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German court declines to rule on joint adoption by gay couples

February 21, 2014
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Germany’s highest court has refused to rule on allowing same-sex couples in civil partnerships the right to adopt children.

On Friday, the Constitutional Court in Karlsruhe, south-west Germany, dismissed on procedural grounds a request from a Berlin district court to rule on the matter.

Deutsche Welle reports the case was introduced by a gay couple who want to adopt their two former foster children, who are now adults.

A district court had stayed the proceedings in March 2013 and submitted the case to the Constitutional Court.

Judges today said the submission did not meet the formal requirements and dismissed the case, without commenting on the issues surrounding it.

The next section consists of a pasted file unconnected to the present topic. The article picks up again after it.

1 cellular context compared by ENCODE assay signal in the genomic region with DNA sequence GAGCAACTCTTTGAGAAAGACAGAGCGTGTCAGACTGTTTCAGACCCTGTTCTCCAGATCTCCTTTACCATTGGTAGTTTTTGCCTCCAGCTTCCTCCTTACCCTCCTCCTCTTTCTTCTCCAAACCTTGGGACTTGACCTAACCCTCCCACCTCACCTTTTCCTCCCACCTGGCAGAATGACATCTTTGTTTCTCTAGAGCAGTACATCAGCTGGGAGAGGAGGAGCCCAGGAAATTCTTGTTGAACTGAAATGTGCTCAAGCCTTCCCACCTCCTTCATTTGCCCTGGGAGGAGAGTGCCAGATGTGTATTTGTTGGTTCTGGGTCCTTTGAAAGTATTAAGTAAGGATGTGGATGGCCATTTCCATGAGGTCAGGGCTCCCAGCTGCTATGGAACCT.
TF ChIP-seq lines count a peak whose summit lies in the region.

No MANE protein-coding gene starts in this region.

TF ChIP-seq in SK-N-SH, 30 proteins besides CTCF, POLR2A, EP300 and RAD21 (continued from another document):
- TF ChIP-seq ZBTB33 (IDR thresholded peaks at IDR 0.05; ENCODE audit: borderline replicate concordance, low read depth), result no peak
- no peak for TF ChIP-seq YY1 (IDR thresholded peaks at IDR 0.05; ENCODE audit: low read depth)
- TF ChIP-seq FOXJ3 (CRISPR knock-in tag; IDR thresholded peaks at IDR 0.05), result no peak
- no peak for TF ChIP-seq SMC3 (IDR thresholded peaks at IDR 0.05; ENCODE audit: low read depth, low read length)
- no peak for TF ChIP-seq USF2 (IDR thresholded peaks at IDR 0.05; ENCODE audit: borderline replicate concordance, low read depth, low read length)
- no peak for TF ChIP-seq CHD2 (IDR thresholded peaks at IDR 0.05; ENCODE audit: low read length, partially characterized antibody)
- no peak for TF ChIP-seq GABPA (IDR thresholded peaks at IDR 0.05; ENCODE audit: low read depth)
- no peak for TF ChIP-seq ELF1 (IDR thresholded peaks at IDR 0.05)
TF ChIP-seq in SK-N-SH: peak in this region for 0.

The decision follows a landmark ruling by the court in February last year, in which it granted those living in civil partnerships the same legal rights as married couples when it came to adopting the biological children from one partner.

However, the ruling only meant that same-sex couples could adopt the same child on an individual basis and not as a couple and they still cannot adopt unrelated children.

Germany’s Constitutional Court called for the tax system to treat civil partnerships equally with marriages in May 2013 – a demand which Chancellor Angela Merkel had previously resisted.

Same-sex marriage remains illegal in Germany.

Related topics: Civil partnerships, Constitutional Court, Europe, Gay Adoption, gay parents, Germany, Germany, same sex parents, same-sex adoption

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